A little while ago we switched from Puppet to using SaltStack to orchestrate and manage configuration on our fleet of servers and workstations. The main reason for the switch was Salt’s modular design - everything is pluggable. You don’t like the default Jinja templating language? Switch to Genshi, Mako or, our favourite, PyObjects renderer instead. You don’t want to store job data in files on the master? Send it to a Kafka topic, Elasticsearch, HipChat or one of several databases. Or write your own.
As our state coverage grew, a need arose to easily see what states apply to a given minion. show_highstate function from the state module gives us a verbose output of the highstate in all its glory and we could, with the help of the likes of awk and | get the list of state names alone, but thats tedious. Here’s a snippet of show_highstate call, formatted in YAML (default output format for highstate); the name of the state is the value of the sls associative array:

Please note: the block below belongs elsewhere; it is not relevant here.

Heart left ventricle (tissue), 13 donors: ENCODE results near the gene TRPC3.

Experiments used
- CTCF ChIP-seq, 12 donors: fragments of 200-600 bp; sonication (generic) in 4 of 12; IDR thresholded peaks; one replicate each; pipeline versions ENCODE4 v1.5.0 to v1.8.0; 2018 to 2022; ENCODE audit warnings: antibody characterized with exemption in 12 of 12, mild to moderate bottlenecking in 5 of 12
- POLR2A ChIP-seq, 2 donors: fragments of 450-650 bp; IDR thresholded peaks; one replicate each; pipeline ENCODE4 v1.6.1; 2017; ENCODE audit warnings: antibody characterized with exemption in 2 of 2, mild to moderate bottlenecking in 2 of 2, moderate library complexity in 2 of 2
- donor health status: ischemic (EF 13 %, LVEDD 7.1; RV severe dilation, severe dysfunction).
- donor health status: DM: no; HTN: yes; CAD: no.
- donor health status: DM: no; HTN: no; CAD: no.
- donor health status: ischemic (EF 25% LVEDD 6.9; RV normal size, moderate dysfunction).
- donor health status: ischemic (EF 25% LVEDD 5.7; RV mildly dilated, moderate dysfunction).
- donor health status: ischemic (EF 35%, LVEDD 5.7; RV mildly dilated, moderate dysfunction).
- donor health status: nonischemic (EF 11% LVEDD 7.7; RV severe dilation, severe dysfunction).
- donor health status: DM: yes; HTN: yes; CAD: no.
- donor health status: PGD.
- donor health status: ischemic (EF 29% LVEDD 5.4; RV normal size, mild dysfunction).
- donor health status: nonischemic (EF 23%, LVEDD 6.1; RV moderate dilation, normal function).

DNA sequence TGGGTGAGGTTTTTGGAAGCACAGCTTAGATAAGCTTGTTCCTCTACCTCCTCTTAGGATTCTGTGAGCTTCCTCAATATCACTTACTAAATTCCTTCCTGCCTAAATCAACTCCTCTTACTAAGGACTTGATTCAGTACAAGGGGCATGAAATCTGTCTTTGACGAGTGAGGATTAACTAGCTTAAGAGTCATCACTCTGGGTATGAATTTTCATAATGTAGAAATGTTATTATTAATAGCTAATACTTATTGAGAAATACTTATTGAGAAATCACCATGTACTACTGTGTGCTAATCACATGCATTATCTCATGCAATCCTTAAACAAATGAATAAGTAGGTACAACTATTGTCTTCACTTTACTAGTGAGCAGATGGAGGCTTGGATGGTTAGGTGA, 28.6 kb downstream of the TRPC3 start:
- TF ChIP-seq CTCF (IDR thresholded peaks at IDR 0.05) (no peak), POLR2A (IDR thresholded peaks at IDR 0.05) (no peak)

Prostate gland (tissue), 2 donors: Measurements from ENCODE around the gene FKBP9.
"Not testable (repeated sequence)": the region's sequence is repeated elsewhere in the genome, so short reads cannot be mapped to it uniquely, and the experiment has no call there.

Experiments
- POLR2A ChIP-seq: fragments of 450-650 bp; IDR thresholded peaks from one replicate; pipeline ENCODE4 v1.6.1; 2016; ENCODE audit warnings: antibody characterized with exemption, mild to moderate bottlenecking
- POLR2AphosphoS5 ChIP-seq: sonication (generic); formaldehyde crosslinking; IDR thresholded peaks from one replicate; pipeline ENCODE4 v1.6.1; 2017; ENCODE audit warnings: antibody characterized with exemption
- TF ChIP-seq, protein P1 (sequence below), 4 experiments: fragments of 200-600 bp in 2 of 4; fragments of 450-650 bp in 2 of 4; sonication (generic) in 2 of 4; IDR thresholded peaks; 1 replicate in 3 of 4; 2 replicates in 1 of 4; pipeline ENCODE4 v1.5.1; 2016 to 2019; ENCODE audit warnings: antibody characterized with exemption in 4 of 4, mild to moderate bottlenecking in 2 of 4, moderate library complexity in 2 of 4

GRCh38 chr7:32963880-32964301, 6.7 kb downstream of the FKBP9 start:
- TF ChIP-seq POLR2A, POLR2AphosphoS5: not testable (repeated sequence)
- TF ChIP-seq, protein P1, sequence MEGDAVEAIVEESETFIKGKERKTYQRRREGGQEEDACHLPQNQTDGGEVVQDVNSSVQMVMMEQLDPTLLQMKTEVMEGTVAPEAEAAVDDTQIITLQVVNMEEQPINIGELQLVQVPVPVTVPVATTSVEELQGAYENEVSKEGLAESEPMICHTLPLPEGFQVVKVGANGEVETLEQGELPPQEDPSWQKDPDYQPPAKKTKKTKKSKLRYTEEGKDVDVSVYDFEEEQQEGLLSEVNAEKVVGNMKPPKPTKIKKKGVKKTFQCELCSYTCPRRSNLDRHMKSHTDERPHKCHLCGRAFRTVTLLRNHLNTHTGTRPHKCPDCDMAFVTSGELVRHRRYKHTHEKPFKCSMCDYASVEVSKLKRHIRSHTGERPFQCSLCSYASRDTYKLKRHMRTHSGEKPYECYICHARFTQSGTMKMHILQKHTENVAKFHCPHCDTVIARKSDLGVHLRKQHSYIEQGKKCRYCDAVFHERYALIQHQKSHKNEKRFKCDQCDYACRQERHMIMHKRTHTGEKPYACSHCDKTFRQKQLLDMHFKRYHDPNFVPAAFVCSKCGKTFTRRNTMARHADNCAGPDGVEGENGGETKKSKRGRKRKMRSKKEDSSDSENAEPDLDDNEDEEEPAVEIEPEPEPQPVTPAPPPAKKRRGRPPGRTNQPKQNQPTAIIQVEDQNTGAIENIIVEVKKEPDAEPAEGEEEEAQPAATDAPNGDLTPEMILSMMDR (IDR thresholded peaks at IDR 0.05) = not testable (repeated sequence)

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Instead, we achieve what we need with a few lines of Python, using the Python client API:
Put this script on your master and run it as root, giving it a minion ID as an argument. Here it is in action:
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Didn’t I say that Salt is cool?